I tell you, my genes make good babies, yo. I mean, if her baby had been born snaggletoothed and unable to blow good raspberries, she probably wouldn’t want more eggs.

More thoughts on this later.

Things people do.

June 22, 2010

The scene: a pavement running alongside a beach. The players notice a concrete steep ramp leading down to the beach area.

The players: Leads are a beautiful goddess in a wheelchair and the babies’ grandpa, who is pushing the wheelchair.

The thought in the goddess’ head: Ooh, wouldn’t it be funny if the wheelchair ejected me from it at the bottom? Oh well, let me just throw my hands up over my head, squeal, and pretend I’m on a rollercoaster.

The action: The wheelchair picks up speed as the male lead half runs down the ramp. The female lead’s hands are in the air. The front wheels hit sand and stop spinning, and the goddess flies through the air and lands in a broken heap on the beach.

Unconditional parenting….or giving your own kid play therapy?

June 18, 2010

It’s no secret I’m into natural parenting, gentle parenting, attentive parenting, attachment parenting…whatever labels you put on it, I am into paying attention to my kids, conveying to them that they are loved, having fun with my kids. I believe my kids, just because they happen to be babies, are not subhuman. I take their needs seriously. I also trust them to know when their tummies are full, when they are sleepy, and when they want to be cuddled versus left alone to play.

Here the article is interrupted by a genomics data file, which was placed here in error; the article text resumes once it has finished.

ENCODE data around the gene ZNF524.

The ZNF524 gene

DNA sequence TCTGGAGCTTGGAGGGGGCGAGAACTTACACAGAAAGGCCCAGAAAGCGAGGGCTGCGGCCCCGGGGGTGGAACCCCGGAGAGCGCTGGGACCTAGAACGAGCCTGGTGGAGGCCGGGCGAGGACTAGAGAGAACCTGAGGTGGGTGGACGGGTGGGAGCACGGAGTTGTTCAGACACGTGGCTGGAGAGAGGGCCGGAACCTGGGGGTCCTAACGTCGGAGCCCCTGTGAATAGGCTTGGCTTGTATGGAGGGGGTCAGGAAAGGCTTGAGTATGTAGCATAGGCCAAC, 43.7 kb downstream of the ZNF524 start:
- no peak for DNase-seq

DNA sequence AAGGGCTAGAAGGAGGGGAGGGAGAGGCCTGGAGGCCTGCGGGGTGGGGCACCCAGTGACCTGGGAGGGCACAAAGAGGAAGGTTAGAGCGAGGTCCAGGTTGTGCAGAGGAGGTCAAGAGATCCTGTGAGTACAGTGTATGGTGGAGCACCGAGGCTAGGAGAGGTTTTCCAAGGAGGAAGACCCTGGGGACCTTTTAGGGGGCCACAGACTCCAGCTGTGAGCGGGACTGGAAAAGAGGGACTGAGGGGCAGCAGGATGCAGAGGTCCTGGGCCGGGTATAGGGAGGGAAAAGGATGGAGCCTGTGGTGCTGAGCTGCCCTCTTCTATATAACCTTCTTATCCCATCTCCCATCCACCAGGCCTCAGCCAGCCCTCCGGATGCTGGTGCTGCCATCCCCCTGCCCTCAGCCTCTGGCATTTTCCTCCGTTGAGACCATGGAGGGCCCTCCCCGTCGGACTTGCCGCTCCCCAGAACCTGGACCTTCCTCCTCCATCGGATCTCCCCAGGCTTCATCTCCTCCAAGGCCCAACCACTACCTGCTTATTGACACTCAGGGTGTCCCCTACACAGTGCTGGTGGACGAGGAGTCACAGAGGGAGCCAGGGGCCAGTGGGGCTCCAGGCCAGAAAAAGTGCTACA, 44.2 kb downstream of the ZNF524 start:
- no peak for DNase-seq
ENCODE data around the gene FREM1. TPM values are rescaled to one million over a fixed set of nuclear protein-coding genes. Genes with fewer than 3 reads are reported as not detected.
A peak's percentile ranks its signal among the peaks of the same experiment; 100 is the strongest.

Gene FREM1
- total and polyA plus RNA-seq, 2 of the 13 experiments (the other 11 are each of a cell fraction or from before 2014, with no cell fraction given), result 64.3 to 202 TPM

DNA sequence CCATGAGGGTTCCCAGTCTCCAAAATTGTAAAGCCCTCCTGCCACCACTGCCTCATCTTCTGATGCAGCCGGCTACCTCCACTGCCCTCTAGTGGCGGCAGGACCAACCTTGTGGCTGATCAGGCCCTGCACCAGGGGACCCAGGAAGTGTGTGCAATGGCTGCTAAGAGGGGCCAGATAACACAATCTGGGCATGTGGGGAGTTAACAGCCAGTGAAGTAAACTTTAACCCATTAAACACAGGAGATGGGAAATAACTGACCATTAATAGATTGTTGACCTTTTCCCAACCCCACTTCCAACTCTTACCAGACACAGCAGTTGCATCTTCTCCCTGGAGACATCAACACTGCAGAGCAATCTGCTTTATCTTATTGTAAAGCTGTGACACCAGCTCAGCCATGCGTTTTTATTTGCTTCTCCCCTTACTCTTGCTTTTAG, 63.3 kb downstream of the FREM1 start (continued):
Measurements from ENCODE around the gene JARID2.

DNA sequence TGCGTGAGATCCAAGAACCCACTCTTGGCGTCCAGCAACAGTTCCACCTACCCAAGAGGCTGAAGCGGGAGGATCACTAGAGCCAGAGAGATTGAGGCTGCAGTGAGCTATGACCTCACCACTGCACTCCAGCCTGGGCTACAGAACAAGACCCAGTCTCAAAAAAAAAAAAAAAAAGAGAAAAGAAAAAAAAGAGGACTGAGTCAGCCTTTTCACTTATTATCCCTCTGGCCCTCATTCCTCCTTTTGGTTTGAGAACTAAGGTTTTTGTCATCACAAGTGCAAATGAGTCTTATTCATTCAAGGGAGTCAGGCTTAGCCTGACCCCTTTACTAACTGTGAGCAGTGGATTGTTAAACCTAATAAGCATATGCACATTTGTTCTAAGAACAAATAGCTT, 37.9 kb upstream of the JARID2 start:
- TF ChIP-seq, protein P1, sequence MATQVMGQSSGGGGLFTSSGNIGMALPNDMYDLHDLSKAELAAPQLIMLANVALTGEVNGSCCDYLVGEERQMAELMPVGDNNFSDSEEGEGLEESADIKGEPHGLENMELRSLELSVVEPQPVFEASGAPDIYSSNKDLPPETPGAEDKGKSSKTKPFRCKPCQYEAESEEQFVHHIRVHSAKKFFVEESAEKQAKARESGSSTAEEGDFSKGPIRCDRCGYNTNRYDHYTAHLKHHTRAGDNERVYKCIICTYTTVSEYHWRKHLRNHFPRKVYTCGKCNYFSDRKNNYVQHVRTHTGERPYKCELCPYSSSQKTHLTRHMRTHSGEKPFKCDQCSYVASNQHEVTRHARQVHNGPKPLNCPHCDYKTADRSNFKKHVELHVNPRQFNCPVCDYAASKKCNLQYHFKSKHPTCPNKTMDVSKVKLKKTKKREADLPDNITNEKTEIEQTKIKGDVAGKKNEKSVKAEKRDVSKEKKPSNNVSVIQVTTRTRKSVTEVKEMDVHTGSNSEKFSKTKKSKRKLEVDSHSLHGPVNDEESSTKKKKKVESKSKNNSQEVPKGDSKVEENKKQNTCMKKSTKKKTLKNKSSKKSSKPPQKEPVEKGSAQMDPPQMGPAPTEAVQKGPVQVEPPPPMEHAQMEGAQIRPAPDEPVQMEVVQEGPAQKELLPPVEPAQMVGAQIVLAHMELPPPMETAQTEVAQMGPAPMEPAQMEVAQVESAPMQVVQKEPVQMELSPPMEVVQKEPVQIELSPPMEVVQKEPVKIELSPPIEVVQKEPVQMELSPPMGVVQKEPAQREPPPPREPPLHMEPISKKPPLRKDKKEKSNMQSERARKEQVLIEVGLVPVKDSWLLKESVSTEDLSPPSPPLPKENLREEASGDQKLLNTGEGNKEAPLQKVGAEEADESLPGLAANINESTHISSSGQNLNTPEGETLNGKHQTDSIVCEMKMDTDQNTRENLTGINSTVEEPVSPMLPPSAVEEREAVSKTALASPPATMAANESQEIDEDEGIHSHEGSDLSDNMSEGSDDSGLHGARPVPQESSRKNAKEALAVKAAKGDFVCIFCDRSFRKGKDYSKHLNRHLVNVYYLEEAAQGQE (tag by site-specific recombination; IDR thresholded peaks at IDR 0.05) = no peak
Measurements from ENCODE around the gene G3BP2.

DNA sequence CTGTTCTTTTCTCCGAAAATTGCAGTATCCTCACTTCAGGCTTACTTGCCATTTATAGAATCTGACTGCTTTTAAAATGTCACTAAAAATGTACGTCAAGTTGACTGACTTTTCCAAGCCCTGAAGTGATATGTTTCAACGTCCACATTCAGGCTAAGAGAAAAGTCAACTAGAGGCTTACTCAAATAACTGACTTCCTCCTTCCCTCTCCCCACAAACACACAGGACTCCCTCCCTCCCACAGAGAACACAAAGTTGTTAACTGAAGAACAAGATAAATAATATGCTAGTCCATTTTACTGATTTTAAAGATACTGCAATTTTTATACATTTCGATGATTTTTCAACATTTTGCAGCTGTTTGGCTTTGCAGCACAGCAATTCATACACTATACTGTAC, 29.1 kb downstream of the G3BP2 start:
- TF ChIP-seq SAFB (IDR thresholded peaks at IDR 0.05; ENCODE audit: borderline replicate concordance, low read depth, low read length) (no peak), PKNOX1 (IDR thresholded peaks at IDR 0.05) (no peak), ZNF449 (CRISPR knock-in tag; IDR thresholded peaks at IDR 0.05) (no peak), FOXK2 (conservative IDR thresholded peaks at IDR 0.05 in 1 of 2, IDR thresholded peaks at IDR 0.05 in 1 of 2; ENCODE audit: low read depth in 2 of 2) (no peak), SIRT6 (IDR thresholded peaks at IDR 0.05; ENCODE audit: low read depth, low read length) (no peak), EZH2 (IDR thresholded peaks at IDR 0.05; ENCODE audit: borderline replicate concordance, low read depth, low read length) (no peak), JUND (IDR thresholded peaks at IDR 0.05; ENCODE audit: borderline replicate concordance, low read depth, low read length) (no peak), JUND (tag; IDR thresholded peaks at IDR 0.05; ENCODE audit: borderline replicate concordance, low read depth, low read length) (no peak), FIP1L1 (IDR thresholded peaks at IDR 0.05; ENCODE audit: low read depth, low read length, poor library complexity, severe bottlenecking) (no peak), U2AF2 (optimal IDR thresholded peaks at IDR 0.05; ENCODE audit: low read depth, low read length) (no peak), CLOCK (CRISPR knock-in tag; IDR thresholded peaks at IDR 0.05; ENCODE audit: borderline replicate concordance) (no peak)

That being said, I’ve been hearing more and more about something branded ‘unconditional parenting.’ I’ve not read The Book on it, let’s get that out there. But I’ve heard anecdotal stuff, I’ve read some research papers online, and…..I’m horrified.

The idea behind it is good: to let your child know they are loved for who they are, not what they do. I AM BEHIND THIS A MILLION PERCENT.

But part of this, a major part of it, seems to be not offering your child praise.

So, if you child has been working really hard on a painting, for example, and shows it to you, you might say, ‘You used blue and red and green.’ Or ‘Tell me about what you have drawn.’

I don’t see anything wrong with this, but let’s be clear: I think these techniques and theories might have been drawn from child centred play therapy. And that is something I have read the books on. It’s something I’ve done, and done well, with children who are needing some therapeutic support. It’s for kids who are having troubles at home – and who, dare I say it, might not be getting positive praise from their parental figures.

I believe empty praise is shit, don’t get me wrong. But if your child does something they are clearly proud of, they have worked hard at, and they show it to you ? I think a lovely ‘That’s a great painting, Snort!’ isn’t misplaced. Of course, you can follow it up with, ‘Coco, looks like you had a lot of fun making that painting, did you? Tell me about it! What a fantastic job.’

When our kids are little, they are self-contained in many ways. They have the seeds – the ‘nature’ bit. But babies, toddlers, and children look to their parents (I include whoever is the main attachment figure here – be it a grandparent, uncle, whoever) to give them feedback…this is the ‘nurture’ bit that helps them grow and bloom. When you convey to your child that you love them, you are proud of them, you think they do a good job at things, it helps them to solidify an inner picture of self-worth, confidence, and resilience.